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Adventures in Government - The Social Justice Church

For people who don't go to church and only get their impressions of religion from the news and Facebook memes, you might get the impression that churches are all united with the Religious Right; that at their heart, every pastor and priest rallies behind the likes of James Dobson and Focus on the Family.

The reality is that most churches simply don't care that much about politics. They're happy to "give unto Caesar that which is Caesar's," so to speak, and focus instead on personal growth and providing a loving, supportive communities. The members may individually have disparate political views, but none of that matters when they all come together to provide each other emotional support and host rummage sales.

What you don't hear about so often is the church on the other side of the spectrum: the left-leaning activist church. Yet I found myself in one just a couple of weeks after the election.

St. Mark's Presbyterian Church stands in stark contrast to my experience with Tucson Baptist. Both were fairly large complexes, but where Tucson Baptist was fairly new and modern, St. Mark's is a slice of history, built before the city limits of Tucson had expanded this far. (This, in a place currently referred to as "central Tucson.")

If you walk in front of St. Mark's today, you'll have no doubt as to the church's political leanings: There's a rainbow-colored banner in the front of the church welcoming any and all, and a banner above the entryway proclaiming "BLACK LIVES MATTER!"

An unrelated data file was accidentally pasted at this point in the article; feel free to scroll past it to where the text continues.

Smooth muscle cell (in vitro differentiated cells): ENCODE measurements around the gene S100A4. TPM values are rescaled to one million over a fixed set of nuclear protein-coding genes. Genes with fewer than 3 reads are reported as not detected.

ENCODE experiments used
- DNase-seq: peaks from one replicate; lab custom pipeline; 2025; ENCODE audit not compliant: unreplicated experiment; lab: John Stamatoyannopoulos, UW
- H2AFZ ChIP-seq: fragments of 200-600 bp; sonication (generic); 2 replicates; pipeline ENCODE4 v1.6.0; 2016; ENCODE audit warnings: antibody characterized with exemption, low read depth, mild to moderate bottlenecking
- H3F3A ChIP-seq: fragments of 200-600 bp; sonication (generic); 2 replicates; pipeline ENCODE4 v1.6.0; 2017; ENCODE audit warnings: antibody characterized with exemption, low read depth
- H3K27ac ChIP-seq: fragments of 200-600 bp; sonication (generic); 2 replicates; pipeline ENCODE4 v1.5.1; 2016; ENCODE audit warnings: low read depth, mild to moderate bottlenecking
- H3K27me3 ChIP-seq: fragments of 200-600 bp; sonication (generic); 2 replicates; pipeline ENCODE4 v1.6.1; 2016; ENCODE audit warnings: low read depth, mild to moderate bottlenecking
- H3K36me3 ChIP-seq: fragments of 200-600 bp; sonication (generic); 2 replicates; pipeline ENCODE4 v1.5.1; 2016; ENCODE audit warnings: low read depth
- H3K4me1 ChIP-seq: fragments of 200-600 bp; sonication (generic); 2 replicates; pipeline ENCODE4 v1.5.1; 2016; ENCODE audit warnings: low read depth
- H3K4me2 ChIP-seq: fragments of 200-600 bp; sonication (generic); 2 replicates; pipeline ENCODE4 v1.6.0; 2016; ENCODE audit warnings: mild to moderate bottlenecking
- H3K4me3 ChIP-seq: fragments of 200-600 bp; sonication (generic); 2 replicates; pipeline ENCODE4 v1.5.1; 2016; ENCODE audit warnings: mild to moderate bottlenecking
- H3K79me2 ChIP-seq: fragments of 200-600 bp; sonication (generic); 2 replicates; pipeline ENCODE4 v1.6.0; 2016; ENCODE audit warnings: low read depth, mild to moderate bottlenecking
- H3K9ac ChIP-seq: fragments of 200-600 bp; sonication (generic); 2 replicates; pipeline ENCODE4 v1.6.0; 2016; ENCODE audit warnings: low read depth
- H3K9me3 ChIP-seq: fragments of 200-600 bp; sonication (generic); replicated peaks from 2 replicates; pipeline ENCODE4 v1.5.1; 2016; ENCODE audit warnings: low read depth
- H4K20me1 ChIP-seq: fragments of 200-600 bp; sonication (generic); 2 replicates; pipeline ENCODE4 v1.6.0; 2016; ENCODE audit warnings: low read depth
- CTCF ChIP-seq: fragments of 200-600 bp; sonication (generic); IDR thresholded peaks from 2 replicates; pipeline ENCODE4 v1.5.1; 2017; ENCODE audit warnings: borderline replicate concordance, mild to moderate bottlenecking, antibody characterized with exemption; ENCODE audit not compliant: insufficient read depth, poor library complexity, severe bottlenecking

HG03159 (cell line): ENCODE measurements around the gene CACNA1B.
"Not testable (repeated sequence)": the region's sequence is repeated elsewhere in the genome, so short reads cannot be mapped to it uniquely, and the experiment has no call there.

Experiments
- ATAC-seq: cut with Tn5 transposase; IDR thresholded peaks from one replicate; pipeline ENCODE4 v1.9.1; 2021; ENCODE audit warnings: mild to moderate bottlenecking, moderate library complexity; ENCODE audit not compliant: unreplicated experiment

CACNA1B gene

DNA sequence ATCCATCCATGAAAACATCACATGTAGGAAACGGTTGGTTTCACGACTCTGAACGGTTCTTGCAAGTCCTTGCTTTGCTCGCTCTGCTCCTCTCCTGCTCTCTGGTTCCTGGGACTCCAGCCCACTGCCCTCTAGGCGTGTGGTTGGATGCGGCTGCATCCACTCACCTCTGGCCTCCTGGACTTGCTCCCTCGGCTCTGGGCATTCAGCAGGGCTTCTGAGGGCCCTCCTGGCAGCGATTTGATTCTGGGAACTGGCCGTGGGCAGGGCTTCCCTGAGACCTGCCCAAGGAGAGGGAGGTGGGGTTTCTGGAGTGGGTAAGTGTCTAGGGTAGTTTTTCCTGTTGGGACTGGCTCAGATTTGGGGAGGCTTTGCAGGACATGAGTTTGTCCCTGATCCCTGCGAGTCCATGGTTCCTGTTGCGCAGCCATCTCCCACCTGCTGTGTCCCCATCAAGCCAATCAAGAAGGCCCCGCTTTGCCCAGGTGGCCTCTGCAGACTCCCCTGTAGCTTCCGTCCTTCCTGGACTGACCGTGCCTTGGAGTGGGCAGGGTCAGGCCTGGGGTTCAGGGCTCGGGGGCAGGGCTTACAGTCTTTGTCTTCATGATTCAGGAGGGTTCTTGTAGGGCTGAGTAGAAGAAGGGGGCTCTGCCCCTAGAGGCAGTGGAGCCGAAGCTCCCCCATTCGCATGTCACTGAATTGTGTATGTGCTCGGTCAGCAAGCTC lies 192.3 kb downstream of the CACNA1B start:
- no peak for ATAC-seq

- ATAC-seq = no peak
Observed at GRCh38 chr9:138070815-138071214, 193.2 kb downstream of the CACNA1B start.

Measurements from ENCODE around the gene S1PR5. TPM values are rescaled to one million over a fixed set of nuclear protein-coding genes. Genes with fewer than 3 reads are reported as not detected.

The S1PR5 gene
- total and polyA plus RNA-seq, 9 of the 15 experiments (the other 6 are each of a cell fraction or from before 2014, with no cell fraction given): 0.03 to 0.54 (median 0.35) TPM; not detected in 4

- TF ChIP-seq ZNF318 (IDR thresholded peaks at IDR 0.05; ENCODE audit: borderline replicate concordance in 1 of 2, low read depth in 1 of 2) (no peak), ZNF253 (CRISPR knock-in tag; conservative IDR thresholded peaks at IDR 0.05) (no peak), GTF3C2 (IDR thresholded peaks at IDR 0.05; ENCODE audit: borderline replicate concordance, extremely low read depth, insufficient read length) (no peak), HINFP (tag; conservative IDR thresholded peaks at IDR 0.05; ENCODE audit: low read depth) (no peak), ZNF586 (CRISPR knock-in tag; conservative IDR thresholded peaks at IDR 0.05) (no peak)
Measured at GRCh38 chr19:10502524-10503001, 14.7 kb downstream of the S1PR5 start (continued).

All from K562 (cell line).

When I attended the Sunday service, I didn't realize I was attending the early service rather than the main service. Still, the small, intimate setting and the round-table, participatory format was another contrast to the large auditorium of Tucson Baptist. There was the singing of hymns and the reading of announcements as in any service, but instead of a sermon there was more of a discussion about a passage from the Bible, and anyone with thoughts was allowed to speak their mind.

It was clear that people were still reeling from the election results at the time. There was a tone to the conversation, as if to say, "what do we do now?"

I met with Pastor Bart Smith a few weeks ago in a coffee shop. He told me that social justice is a core tenet of his congregation, and that though he's met Martha McSally, she annoys him. "She makes a big deal out of being a maverick," he said, "but then she goes and just votes right down the party line."

I told him that I do not intend to vote down party lines which, as someone running as a Democrat, might not always align with his ideals. In short, my true loyalty has to be to the district, not to the party. Pastor Bart seemed to accept that, and we continued to talk about politics and people for a while.

We got along well, and I intend to keep in touch with Pastor Bart as this campaign continues. Moreover, I appreciate the work he's doing at St. Mark's, though St. Mark's mission as a social justice church predates his arrival as their pastor.

I particularly appreciate St. Mark's since my own Christianity has always seemed to align more with liberal policies than conservative ones: care for the sick, feed the hungry, judge not lest ye be judge, love thy neighbor as thyself, those who live by the sword die by the sword, and so on... These all speak to me as being far more fundamentally Christian than railing against marriage equality and Muslims.

I just hope my constituents will also see it that way.


Charlie Verdin